A Bit More Detail

Assorted Personal Notations, Essays, and Other Jottings

Posts Tagged ‘moon

[BLOG] Some Tuesday links

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  • blogTO notes a new union for Toronto freelancers.
  • Dangerous Minds notes a Chinese ban on live streams of women eating bananas seductively.
  • The Dragon’s Gaze notes a paper purporting to provide ways for telescopes to distinguish between exo-Venuses and exo-Earths.
  • The Dragon’s Tales links to a study modelling the collision between Theia and the proto-Earth that created the moon.
  • Language Log notes Chinese colloquialisms.
  • The LRB Blog reflects on the environmental and political implications of the Fort McMurray fire.
  • Marginal Revolution recommends postponing tourism to some exotic destinations until they build up the needed infrastructure.
  • The NYRB Daily introduces readers to the Weimar-era novel Grand Hotel.
  • I disagree with Peter Watts’ argument that things need to get worse before they get better.
  • North!’s Justin Petrone reflects on his experience of the esoteric in Estonia.
  • Window on Eurasia notes the importance of the Soviet victory in the Second World War as a way of justifying Russian hegemony.

[BLOG] Some Sunday links

  • blogTO notes the continued delays with Bombardier’s streetcar deliveries to the TTC, looks at the expansion of WiFi to Toronto stations, and has hope for independent bookstores.
  • The Crux notes a proposal to make the Moon a solar energy power centre for the Earth.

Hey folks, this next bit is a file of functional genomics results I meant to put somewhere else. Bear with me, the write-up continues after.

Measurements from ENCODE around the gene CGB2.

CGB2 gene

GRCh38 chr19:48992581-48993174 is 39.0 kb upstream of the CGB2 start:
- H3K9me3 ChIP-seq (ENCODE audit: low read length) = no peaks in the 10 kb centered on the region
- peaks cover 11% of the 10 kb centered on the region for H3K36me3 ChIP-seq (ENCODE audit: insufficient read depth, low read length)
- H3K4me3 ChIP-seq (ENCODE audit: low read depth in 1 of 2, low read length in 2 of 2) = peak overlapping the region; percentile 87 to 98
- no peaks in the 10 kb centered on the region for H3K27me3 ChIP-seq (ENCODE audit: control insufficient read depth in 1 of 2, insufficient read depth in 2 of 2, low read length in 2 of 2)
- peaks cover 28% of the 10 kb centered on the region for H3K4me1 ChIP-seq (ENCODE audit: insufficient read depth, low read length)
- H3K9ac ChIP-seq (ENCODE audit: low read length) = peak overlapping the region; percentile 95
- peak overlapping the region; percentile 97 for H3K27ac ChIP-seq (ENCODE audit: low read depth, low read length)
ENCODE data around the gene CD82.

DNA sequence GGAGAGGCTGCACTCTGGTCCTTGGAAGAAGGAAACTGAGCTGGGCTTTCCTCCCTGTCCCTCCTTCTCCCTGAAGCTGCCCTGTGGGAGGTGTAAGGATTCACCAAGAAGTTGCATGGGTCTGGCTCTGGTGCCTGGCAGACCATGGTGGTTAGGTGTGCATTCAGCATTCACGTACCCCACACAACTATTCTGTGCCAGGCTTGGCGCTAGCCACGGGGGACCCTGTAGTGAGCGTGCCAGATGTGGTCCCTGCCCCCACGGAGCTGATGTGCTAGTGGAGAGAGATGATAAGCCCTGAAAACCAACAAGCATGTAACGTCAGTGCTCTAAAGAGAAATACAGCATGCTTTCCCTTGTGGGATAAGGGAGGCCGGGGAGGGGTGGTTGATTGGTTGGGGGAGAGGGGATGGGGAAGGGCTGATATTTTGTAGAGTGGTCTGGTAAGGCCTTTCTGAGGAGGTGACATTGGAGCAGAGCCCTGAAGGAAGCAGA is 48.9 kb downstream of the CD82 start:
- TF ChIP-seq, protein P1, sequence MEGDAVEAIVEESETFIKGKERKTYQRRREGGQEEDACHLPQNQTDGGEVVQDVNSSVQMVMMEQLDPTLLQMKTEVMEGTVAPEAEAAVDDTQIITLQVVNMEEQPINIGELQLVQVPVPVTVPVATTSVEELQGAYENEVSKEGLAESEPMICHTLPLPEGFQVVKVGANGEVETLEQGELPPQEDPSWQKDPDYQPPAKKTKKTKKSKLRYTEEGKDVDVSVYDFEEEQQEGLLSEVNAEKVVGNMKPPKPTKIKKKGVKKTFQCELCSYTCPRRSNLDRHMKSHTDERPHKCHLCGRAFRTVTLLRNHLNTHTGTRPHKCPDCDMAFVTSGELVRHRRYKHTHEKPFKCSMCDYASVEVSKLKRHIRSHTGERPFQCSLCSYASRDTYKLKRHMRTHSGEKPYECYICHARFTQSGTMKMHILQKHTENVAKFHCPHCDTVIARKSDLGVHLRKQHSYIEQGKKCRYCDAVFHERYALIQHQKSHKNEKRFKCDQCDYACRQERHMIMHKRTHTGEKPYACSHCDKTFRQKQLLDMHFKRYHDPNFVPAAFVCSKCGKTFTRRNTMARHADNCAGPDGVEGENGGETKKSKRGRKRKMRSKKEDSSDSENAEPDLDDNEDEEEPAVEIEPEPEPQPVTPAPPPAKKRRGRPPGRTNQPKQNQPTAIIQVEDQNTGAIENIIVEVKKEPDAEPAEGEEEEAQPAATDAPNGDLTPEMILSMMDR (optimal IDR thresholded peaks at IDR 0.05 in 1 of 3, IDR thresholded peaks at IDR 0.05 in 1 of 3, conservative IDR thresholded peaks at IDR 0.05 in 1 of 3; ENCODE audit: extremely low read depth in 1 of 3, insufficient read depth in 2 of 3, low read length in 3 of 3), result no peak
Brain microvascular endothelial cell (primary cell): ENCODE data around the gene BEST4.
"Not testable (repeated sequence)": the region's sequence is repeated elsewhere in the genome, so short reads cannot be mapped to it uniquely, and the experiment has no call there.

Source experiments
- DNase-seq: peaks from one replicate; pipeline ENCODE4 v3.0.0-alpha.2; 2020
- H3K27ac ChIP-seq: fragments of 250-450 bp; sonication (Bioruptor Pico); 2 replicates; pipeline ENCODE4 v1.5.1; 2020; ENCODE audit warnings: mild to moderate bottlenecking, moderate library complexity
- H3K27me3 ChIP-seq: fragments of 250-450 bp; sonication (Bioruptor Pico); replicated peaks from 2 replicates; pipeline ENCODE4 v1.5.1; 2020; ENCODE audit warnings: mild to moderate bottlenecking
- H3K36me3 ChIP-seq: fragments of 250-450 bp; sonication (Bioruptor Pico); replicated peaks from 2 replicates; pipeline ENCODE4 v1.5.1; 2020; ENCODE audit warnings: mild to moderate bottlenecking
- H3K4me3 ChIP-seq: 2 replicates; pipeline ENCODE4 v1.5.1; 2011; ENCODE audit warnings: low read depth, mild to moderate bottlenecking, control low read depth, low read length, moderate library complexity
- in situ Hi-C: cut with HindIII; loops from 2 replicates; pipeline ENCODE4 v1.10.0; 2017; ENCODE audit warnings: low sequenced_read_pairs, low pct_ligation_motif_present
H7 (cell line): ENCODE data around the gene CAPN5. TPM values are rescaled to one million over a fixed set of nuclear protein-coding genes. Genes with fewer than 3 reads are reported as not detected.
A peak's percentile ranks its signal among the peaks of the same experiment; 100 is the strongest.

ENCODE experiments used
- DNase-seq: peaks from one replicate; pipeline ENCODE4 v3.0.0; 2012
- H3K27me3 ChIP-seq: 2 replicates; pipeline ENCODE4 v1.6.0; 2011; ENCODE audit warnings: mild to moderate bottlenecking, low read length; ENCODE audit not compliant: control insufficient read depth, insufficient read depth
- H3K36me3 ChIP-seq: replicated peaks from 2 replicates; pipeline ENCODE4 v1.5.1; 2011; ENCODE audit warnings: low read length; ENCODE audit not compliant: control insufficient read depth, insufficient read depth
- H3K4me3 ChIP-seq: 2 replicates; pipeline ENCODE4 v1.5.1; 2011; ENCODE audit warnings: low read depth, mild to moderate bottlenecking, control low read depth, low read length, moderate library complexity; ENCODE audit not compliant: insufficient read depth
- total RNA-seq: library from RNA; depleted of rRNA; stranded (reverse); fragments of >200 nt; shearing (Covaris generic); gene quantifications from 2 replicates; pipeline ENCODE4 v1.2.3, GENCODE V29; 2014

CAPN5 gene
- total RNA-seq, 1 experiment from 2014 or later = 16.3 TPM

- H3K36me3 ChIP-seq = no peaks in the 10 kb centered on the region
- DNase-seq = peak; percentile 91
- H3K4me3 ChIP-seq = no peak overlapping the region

• The Dragon’s Gaze notes Venus analog Gliese 832d and observes the mass of material in orbit of WD 1145+017.
  • The Dragon’s Tales studies the atmosphere of Pluto.
  • At The Fifteenth, Steve Roby reviews one book on Blondie’s Parallel Lines and another on an in-universe Alien book.
  • The LRB Blog mourns Prince and reflects on the Swedish take on Brexit.
  • The Map Room Blog maps immigrants in France.
  • Towleroad shares the new Roísin Murphy single “Mastermind.”
  • Window on Eurasia notes the transition of Russian to a polycentric language.

[BLOG] Some science links

  • Centauri Dreams looks at the nascent planets of HL Tauri, notes the water ice mountains of Titan, and notes the implications of red dwarfs for SETI searches.
  • Discover‘s The Crux looks at the moving frontiers of nuclear fusion research.
  • D-Brief suggests the Moon has a critical influence on Earth’s magnetic field and notes a new effort to track down the Wow signal in two of our solar system’s comets.
  • The Dragon’s Gaze notes that 55 Cancri e is likely a lava world and looks at starless planet PSO J318.5338−22.8603.
  • The Dragon’s Tales studies the magic islands of Titan’s Ligeia Mare and notes that world’s ethane cycle.
  • The Map Room Blog shares new maps of Switzerland and a gravity map of Mars.
  • The Planetary Society Blog’s Emily Lakdawalla reports on Ceres, while elsewhere the massive cuts to the Russian space budget are explored.

[BLOG] Some Friday links

  • Centauri Dreams notes that the early Earth’s magnetic field could protect it from a violent young sun.
  • D-Brief notes some British storks have abandoned seasonal migration in order to stay year-round at landfills.